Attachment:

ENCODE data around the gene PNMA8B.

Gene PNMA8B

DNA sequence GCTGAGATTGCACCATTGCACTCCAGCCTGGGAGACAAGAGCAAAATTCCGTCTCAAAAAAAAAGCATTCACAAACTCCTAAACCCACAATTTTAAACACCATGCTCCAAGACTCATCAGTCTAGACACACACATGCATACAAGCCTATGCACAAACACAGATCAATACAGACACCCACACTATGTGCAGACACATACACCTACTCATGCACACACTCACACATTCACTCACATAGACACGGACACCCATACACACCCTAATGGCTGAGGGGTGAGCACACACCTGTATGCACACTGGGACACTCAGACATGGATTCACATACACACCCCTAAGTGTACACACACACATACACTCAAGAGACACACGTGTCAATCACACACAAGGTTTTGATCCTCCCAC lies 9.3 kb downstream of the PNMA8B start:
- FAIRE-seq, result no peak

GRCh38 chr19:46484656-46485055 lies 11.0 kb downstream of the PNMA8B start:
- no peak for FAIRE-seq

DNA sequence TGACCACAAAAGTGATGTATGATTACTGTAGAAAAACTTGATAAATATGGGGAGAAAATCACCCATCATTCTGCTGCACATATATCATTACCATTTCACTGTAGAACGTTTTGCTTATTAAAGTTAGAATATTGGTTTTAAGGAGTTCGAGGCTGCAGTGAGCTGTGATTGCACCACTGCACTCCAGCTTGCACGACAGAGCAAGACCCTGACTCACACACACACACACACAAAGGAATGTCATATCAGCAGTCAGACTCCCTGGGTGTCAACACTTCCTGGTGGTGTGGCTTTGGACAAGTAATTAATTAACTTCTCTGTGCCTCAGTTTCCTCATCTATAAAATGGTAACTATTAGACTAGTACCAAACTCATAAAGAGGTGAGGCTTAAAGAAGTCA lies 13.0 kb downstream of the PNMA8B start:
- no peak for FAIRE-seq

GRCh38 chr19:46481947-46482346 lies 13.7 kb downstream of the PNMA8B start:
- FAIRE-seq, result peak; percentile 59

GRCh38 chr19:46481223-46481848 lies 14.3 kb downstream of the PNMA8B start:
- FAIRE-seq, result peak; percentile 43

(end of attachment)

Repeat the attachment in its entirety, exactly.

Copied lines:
ENCODE data around the gene PNMA8B.

Gene PNMA8B

DNA sequence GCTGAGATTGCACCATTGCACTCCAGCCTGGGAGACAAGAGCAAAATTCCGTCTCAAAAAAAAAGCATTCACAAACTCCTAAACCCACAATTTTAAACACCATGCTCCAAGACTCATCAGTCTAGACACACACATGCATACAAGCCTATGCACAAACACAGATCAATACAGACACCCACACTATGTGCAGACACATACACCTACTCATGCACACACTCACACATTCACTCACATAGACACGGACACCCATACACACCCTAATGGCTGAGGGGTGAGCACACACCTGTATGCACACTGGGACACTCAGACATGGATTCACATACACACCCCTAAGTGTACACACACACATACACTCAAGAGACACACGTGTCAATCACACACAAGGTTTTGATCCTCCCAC lies 9.3 kb downstream of the PNMA8B start:
- FAIRE-seq, result no peak

GRCh38 chr19:46484656-46485055 lies 11.0 kb downstream of the PNMA8B start:
- no peak for FAIRE-seq

DNA sequence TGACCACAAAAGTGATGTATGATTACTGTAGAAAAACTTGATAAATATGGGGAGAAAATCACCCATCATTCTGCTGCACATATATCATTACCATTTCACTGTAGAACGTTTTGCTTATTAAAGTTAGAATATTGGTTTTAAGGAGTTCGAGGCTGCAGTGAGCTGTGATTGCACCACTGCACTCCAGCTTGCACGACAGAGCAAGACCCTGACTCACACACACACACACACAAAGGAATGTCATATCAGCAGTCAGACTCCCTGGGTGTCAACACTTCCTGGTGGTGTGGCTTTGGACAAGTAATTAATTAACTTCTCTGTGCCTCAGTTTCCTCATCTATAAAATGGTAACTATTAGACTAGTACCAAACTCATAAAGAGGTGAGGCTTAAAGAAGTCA lies 13.0 kb downstream of the PNMA8B start:
- no peak for FAIRE-seq

GRCh38 chr19:46481947-46482346 lies 13.7 kb downstream of the PNMA8B start:
- FAIRE-seq, result peak; percentile 59

GRCh38 chr19:46481223-46481848 lies 14.3 kb downstream of the PNMA8B start:
- FAIRE-seq, result peak; percentile 43